Not only are they looking to get a return on investment, that’s what you’re investing for, but they believe that they can add some sort of expertise on the board or they can help with the composition of their relationships or introductions into different platforms and open doors. So there are different reasons for the venture capital guys to get on board.

When Peak and Rampersand and Frontier Ventures worked on the term sheet (and the term sheet is really a 2 or 3 page document that states the terms of the deal before an investment) for Expert 360, there was a lot of back and forth for the last month. If they don’t hit specific gross profit targets or dart targets or revenue targets; you as investors, and the capital venture guys (because I came in the same term sheet) you get more shares or a lower share price or a different conversion.

I’m not saying they’ll say, yes I’ll invest and take money out of the table. That isn’t what I was saying, I was just saying there are different restrictions and hurdles that you have to meet, and if you don’t meet those hurdles, there are ways to protect themselves.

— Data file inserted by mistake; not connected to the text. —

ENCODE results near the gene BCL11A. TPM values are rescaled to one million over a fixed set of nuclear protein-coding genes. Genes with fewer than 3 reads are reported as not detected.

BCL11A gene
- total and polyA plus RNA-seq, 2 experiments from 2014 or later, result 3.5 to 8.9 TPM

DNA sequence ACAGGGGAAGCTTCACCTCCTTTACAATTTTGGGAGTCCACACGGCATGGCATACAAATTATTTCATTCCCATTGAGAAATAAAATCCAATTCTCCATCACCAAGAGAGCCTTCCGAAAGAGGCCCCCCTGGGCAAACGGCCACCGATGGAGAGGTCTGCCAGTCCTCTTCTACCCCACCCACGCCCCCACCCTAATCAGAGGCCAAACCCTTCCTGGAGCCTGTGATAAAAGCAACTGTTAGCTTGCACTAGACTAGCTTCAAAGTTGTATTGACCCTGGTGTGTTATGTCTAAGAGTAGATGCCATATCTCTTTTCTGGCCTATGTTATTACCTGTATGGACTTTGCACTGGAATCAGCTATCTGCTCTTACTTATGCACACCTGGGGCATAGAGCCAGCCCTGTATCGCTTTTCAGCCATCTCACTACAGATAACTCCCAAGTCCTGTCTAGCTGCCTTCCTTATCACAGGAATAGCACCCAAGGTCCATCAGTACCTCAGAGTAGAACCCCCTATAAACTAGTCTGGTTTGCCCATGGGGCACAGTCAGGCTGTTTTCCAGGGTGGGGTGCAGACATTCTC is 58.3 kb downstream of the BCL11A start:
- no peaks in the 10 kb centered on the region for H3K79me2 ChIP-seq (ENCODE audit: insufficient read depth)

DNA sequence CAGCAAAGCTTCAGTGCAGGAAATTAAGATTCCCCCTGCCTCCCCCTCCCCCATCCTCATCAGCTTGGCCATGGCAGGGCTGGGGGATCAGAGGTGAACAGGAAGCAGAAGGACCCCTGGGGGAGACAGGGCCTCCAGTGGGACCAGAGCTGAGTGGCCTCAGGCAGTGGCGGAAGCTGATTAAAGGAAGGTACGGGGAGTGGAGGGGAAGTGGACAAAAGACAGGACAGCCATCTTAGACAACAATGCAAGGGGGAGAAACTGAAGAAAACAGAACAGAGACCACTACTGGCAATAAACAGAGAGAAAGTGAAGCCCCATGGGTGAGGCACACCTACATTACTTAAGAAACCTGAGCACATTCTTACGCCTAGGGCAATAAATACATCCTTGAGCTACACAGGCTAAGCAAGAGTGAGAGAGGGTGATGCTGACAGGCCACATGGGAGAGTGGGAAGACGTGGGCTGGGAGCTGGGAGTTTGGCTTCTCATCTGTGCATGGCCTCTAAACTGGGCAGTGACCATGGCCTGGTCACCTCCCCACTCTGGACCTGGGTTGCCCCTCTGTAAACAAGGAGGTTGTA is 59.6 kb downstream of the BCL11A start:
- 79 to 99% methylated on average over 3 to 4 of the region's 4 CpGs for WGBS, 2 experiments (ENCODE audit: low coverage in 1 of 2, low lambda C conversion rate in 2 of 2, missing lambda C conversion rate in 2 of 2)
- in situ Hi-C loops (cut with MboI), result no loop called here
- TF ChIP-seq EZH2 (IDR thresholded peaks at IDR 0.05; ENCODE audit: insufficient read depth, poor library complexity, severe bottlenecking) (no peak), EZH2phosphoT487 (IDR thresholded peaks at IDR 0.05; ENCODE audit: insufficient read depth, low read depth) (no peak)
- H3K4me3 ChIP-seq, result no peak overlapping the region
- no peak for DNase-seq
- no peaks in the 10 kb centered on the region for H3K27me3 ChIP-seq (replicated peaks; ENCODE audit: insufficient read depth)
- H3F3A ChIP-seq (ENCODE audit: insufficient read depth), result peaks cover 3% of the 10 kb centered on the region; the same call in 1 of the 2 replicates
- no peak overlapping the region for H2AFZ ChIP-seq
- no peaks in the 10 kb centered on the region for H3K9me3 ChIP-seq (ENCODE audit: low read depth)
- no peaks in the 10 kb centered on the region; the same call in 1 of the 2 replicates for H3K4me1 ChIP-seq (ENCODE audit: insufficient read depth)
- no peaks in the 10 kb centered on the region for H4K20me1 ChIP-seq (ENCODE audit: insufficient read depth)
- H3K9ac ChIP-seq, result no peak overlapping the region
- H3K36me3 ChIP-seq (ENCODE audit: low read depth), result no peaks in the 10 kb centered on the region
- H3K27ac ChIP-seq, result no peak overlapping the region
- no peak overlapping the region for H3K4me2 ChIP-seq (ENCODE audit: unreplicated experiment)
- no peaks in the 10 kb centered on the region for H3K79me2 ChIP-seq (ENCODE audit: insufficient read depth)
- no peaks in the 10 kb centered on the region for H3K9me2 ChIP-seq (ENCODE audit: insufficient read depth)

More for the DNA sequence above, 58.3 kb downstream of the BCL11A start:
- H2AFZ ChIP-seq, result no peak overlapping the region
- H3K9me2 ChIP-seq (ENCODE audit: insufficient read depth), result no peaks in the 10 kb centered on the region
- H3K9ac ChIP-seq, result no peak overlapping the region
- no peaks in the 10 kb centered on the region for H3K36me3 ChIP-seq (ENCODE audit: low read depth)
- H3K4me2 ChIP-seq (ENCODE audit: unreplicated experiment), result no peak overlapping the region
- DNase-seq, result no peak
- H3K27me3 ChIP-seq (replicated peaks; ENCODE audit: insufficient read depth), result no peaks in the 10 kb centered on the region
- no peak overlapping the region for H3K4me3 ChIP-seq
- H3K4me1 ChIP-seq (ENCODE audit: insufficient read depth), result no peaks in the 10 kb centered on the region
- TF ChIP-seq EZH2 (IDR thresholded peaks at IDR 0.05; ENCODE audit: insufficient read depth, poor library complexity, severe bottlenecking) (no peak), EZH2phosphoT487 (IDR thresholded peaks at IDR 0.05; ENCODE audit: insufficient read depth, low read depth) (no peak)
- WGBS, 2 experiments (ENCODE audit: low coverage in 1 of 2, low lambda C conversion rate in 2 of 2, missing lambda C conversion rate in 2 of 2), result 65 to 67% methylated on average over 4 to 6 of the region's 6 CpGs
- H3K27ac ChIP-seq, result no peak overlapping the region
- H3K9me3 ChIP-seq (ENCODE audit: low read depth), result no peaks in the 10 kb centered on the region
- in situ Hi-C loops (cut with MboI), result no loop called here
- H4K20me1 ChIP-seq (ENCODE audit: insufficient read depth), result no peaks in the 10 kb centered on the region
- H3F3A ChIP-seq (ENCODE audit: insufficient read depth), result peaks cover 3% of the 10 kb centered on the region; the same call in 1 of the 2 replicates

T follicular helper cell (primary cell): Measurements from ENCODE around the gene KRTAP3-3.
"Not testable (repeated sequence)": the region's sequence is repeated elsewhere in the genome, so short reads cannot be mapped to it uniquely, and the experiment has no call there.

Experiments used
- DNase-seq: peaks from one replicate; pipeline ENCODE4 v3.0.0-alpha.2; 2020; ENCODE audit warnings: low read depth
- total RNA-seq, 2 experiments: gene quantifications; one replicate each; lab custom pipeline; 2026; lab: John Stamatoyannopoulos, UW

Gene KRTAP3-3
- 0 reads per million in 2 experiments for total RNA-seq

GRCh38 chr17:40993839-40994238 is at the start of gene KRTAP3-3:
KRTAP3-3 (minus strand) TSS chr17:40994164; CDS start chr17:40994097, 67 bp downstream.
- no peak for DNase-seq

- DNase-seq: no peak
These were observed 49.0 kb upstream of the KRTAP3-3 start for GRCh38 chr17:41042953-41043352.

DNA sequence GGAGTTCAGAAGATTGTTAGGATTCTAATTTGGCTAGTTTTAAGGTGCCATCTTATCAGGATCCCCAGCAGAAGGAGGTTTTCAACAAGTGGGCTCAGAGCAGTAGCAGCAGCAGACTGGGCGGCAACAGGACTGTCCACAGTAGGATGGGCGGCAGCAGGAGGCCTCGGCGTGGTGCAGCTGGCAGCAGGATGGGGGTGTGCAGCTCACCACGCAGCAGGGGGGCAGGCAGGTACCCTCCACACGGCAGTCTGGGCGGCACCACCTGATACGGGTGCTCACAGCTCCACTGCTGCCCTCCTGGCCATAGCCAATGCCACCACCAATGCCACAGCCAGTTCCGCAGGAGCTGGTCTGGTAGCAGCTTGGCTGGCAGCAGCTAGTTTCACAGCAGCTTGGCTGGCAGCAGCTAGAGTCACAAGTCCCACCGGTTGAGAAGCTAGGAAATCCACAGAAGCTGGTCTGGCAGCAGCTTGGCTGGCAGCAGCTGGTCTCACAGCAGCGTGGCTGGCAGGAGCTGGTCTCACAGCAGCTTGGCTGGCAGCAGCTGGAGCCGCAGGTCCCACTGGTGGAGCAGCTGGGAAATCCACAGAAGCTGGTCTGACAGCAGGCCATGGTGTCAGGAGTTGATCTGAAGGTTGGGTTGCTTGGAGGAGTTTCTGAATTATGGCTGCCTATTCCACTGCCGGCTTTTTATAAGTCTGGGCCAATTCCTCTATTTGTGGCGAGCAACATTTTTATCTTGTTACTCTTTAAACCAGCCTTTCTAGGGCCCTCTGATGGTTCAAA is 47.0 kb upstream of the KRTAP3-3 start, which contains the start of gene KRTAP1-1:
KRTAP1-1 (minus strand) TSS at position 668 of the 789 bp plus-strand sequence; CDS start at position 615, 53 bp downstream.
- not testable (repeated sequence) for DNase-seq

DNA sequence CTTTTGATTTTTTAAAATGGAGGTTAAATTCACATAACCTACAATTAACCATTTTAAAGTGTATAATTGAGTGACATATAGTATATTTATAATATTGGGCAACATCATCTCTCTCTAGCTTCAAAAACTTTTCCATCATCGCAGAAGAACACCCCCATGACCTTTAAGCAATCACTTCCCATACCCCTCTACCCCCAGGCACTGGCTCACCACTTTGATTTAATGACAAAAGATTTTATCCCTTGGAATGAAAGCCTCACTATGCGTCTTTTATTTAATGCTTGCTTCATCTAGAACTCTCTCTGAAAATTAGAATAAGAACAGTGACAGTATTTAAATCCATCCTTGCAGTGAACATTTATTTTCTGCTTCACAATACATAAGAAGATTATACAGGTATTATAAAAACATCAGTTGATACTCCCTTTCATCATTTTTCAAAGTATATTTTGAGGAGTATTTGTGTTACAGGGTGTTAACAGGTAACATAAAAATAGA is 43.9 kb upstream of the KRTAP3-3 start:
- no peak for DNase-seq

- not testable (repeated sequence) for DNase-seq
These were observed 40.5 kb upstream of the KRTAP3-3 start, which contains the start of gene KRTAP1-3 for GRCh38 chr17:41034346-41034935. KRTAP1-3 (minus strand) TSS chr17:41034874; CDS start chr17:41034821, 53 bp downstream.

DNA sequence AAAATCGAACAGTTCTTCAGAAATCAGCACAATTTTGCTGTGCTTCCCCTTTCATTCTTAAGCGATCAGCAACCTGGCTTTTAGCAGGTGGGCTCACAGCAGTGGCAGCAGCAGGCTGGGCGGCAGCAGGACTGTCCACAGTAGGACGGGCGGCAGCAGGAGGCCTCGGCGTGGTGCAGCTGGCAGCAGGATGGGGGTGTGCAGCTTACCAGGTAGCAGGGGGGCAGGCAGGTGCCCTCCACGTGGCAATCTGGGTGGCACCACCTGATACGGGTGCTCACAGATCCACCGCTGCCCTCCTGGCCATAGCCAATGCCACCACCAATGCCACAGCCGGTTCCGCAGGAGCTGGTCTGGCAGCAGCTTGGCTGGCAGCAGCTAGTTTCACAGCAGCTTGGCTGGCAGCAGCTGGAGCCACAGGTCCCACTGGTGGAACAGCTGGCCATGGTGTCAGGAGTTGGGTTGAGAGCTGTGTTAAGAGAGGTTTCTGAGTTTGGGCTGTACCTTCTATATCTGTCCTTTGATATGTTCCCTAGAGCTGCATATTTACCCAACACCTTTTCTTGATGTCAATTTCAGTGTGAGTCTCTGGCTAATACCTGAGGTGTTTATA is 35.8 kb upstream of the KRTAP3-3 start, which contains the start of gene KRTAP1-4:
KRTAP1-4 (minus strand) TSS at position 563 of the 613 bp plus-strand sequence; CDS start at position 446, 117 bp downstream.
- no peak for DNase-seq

Ben: So can dilute your shares?.

Niv: Yes, they’ll dilute your shares, different conversions, different restrictions. They will ensure that they are ranked above any of the other shareholders. Does that make sense? If there is an exit down the track they will ensure, if the business does go bankrupt or is liquidated, that they will get their money out. That is grave. You can come under the venture capital, but we don’t necessarily like the tech startup venture capitals to come before for those reasons.

Ben: We had an interesting experience. We have the Samurai business and we were approached by a US firm for a buyer. We didn’t get to a point of sale because we couldn’t agree on a price.

At the end of it, I got speaking to a guy who probably has a similar job to yourself. He made some comments to me. I think at the time the Samurai business was making a $2 million turnover. When we had done all this work, and it was very clear that the deal wasn’t going to go ahead, he said basically they were what is called bottom feeders.

They were looking for people in the sub $5 million turnover range and looking to buy them at about one to two times their profit. The reason they wanted to do that is because they would then pump them up and their impression in the market was that if they got them to between $5 million and $10 million, that’s the point at which others would pay a much higher multiple. The multiple went up as the revenue base went up.